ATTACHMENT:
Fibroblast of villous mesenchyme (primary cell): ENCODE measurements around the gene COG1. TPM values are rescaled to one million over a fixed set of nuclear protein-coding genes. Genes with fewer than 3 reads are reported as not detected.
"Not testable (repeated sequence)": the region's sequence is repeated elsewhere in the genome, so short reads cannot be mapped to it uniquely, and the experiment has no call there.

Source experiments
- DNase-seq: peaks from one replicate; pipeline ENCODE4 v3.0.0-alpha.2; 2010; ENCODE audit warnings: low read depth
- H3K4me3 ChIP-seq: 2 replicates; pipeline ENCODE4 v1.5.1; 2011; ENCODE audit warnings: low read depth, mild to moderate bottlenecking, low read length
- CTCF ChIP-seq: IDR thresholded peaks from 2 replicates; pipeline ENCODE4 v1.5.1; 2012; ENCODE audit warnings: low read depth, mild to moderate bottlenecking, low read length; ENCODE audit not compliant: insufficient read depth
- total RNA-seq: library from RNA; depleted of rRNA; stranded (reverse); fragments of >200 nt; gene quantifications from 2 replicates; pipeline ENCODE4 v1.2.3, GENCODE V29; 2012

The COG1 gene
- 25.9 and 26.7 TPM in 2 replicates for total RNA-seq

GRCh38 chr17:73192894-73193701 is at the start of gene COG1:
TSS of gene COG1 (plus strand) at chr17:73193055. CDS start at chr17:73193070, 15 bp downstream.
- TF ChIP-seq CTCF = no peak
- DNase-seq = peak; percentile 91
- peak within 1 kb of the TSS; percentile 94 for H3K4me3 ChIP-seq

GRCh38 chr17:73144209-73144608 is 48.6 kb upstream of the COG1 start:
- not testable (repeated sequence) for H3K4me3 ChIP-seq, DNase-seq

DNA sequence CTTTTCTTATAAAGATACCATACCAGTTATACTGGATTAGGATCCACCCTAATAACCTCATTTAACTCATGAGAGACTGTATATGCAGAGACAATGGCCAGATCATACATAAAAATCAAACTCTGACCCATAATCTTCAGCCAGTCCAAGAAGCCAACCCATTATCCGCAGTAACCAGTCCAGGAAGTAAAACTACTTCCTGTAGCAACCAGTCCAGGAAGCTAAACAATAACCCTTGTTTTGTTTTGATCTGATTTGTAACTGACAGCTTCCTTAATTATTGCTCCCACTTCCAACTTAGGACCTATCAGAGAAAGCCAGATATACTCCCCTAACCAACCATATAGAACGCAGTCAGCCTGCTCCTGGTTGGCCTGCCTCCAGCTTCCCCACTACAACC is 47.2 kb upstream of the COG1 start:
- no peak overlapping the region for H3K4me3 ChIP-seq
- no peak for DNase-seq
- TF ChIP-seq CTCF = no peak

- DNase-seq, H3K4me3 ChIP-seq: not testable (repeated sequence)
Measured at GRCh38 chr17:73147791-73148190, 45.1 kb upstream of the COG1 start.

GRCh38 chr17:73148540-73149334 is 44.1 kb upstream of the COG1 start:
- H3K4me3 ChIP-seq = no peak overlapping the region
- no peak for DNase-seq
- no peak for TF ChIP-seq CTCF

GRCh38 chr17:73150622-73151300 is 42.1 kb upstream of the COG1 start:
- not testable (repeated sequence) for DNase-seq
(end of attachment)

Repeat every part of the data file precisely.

Fibroblast of villous mesenchyme (primary cell): ENCODE measurements around the gene COG1. TPM values are rescaled to one million over a fixed set of nuclear protein-coding genes. Genes with fewer than 3 reads are reported as not detected.
"Not testable (repeated sequence)": the region's sequence is repeated elsewhere in the genome, so short reads cannot be mapped to it uniquely, and the experiment has no call there.

Source experiments
- DNase-seq: peaks from one replicate; pipeline ENCODE4 v3.0.0-alpha.2; 2010; ENCODE audit warnings: low read depth
- H3K4me3 ChIP-seq: 2 replicates; pipeline ENCODE4 v1.5.1; 2011; ENCODE audit warnings: low read depth, mild to moderate bottlenecking, low read length
- CTCF ChIP-seq: IDR thresholded peaks from 2 replicates; pipeline ENCODE4 v1.5.1; 2012; ENCODE audit warnings: low read depth, mild to moderate bottlenecking, low read length; ENCODE audit not compliant: insufficient read depth
- total RNA-seq: library from RNA; depleted of rRNA; stranded (reverse); fragments of >200 nt; gene quantifications from 2 replicates; pipeline ENCODE4 v1.2.3, GENCODE V29; 2012

The COG1 gene
- 25.9 and 26.7 TPM in 2 replicates for total RNA-seq

GRCh38 chr17:73192894-73193701 is at the start of gene COG1:
TSS of gene COG1 (plus strand) at chr17:73193055. CDS start at chr17:73193070, 15 bp downstream.
- TF ChIP-seq CTCF = no peak
- DNase-seq = peak; percentile 91
- peak within 1 kb of the TSS; percentile 94 for H3K4me3 ChIP-seq

GRCh38 chr17:73144209-73144608 is 48.6 kb upstream of the COG1 start:
- not testable (repeated sequence) for H3K4me3 ChIP-seq, DNase-seq

DNA sequence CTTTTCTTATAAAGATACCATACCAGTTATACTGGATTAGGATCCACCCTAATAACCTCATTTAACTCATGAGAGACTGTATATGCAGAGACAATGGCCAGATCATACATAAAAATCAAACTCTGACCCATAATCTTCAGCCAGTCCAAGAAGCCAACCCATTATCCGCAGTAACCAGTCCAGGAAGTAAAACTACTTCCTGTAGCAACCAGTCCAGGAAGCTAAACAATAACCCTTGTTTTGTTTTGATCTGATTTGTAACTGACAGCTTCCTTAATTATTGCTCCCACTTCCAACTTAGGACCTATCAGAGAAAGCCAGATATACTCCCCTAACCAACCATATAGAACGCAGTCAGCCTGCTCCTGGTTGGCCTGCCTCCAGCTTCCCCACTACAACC is 47.2 kb upstream of the COG1 start:
- no peak overlapping the region for H3K4me3 ChIP-seq
- no peak for DNase-seq
- TF ChIP-seq CTCF = no peak

- DNase-seq, H3K4me3 ChIP-seq: not testable (repeated sequence)
Measured at GRCh38 chr17:73147791-73148190, 45.1 kb upstream of the COG1 start.

GRCh38 chr17:73148540-73149334 is 44.1 kb upstream of the COG1 start:
- H3K4me3 ChIP-seq = no peak overlapping the region
- no peak for DNase-seq
- no peak for TF ChIP-seq CTCF

GRCh38 chr17:73150622-73151300 is 42.1 kb upstream of the COG1 start:
- not testable (repeated sequence) for DNase-seq